What Is It Like To Be You?

Janell Burley Hofmann, December 06, 2014

In the past few months, I’ve traveled more than I ever have in the collective years of my life. It’s like getting a gift you’ve always wanted, but couldn’t openly desire or even clearly define because there was no space for it. And so, while this life path was brewing, I cleared the brush by learning to stay grounded and disciplined. Tending to the daily rounds, the things and beings right before me (under me, over me, around me) that were teaching me hard and beautiful lessons about love, life, and truth. And slowly, it shifted, then opened. Forever a student, I accepted there was more to learn and welcomed (most days) what unfolded – even if it was new or scary or uncertain. I always want to be comfortable being uncomfortable, to believe that leaning into vulnerability is leaning into growth. For me, this has always been the great challenge, duly rewarded with real and measurable results.

Though in the quiet moments – the fear moments – I ask myself if what I’m doing is right. Is traveling, building a business around teaching only what I have to offer even practical, the best use of my energy, the right thing for my family? And then I go. I sit next to someone new on a plane heading across the world and she tells me of her religion, of her family, what it all looks like to her. She speaks quietly as her daughter rests against her. I pull closer so I can hear every bit. What is it like to be you? It is the question of my life. The one that sends me seeking. I sit in a taxi with a young man and he tells me that he lost his father suddenly in an accident when he was a boy. It was then that he started to work and earn money to send his siblings to school and support his family. He says that will always be the way. There is no space for pity. I tell him he is a good son. I try hard not to hug him when his eyes smile. “Yes Madame. That is what my mother says.” We fall silent. I hold the light between us.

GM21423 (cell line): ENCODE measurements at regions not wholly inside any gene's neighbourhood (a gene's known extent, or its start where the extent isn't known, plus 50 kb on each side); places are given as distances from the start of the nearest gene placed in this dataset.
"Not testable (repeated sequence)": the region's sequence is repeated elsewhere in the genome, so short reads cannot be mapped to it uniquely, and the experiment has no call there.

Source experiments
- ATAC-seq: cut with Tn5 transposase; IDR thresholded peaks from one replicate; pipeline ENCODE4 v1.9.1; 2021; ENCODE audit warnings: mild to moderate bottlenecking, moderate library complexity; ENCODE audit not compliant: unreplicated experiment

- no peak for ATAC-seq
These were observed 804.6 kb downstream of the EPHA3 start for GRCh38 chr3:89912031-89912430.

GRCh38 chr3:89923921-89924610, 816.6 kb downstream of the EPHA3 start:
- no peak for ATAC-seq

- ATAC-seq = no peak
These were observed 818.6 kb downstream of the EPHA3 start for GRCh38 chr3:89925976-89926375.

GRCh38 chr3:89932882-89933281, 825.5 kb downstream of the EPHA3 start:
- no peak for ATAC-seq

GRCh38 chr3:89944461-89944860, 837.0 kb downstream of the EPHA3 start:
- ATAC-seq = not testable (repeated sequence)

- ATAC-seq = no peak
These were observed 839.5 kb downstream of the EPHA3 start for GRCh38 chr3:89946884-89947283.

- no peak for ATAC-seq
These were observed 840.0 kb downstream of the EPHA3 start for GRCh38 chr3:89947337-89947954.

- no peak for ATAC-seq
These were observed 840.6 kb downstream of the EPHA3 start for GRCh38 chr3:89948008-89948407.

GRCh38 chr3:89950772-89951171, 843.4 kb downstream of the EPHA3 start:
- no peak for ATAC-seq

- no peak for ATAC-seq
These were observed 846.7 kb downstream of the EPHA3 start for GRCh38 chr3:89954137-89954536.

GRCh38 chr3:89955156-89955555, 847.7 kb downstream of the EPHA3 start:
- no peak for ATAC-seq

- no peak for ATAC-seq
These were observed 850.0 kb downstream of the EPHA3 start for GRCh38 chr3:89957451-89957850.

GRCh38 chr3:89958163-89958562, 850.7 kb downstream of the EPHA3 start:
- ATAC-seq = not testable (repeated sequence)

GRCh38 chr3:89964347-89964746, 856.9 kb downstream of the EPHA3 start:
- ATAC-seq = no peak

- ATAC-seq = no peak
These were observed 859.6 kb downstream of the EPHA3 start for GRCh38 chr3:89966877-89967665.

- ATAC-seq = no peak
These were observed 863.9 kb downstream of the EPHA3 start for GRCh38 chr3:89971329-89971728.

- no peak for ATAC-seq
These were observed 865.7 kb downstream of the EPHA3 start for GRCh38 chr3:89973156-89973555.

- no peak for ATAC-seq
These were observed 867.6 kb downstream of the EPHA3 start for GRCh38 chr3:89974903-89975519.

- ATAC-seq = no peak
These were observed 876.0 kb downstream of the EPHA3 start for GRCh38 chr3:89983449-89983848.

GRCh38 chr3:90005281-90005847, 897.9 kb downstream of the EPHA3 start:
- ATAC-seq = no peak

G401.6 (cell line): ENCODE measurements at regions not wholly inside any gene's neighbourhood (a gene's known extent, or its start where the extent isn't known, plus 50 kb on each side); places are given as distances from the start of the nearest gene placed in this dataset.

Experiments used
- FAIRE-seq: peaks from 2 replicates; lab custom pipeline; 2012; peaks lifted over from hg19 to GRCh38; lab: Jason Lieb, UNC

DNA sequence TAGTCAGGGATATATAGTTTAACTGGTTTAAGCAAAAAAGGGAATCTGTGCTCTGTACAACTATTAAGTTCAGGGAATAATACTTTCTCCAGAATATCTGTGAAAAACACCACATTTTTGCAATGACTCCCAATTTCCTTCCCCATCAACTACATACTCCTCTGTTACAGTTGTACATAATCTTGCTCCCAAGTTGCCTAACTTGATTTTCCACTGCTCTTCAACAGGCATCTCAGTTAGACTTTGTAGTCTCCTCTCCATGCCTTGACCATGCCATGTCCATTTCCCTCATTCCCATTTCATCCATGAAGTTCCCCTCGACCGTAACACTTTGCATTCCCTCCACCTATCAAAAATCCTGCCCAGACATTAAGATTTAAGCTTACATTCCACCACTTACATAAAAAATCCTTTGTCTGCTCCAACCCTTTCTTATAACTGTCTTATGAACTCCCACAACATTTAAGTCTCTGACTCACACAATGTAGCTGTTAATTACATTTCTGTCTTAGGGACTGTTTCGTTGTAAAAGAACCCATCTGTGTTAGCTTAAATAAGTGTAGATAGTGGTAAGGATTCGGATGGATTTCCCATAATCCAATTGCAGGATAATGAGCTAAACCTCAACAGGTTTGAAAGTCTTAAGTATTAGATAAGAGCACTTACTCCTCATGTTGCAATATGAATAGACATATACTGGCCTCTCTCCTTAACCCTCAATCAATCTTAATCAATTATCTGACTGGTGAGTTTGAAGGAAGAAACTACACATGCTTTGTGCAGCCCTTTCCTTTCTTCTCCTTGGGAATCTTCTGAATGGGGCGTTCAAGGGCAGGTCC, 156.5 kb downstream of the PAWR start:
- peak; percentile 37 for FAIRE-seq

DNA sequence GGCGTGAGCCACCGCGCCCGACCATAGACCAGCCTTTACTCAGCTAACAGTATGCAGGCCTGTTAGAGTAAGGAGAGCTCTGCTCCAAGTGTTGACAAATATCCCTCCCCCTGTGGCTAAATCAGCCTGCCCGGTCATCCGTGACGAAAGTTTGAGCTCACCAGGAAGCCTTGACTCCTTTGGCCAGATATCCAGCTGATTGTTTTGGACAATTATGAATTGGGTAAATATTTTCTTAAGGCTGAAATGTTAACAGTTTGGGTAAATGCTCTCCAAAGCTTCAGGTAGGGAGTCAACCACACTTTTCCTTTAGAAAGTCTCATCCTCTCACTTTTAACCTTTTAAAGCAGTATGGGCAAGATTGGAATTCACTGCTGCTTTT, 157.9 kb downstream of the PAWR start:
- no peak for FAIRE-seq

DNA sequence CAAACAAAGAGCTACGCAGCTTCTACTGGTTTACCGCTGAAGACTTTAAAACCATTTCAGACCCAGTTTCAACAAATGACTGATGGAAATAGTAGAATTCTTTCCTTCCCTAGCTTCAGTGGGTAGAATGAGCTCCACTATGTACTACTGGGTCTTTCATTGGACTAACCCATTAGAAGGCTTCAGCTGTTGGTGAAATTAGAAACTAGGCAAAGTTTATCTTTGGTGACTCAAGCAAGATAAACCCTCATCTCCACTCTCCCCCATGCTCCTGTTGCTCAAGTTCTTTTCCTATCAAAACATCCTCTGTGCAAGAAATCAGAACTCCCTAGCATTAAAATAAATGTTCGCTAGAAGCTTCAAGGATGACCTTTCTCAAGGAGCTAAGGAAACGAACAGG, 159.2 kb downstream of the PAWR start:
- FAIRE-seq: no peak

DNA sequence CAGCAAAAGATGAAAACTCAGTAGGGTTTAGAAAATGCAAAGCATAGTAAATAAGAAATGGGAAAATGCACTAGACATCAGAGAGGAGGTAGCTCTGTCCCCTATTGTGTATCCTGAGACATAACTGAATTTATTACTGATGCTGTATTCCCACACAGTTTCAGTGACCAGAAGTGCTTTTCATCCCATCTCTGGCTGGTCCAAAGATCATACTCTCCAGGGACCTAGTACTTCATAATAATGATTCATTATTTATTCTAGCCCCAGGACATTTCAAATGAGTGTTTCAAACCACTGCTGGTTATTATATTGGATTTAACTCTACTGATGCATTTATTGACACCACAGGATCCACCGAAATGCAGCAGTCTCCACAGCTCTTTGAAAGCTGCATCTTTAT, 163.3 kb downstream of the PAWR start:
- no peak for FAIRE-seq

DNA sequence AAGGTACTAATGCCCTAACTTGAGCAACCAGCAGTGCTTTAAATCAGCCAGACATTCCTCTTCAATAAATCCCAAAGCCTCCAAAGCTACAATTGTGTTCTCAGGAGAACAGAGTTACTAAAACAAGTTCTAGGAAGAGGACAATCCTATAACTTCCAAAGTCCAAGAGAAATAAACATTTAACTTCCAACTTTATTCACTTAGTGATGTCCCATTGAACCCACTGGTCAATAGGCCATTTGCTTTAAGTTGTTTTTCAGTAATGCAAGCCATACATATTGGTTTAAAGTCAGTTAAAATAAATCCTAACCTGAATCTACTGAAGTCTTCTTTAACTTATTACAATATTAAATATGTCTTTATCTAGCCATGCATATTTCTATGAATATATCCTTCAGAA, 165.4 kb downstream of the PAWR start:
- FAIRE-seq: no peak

There are millions of these stories tucked into every piece of my being. And they are lasting and alive. They encode new DNA. New pathways. Flip what was once certain. Make everything possible. Today, in Kolkata, I reunited with a woman I met (and adored!) during my trip here five years ago. We wrapped ourselves together. She said “I didn’t think I would ever see you again.” Yes. I know. I know. In this environment, under these circumstances, it’s so easy to fall in love with people and kiss them goodbye forever. Is that what makes it special? Does that make us hold onto every word, every story, every experience? Maybe it’s mindfulness. Maybe it’s madness. But I crave this connection. It is my fuel, my sustenance, my map to humanity. It is my way home, into myself, over and over again. And with each coming and going, my throat wells and tears surface, because the questions themselves aren’t to be answered. Living is the only teacher.  

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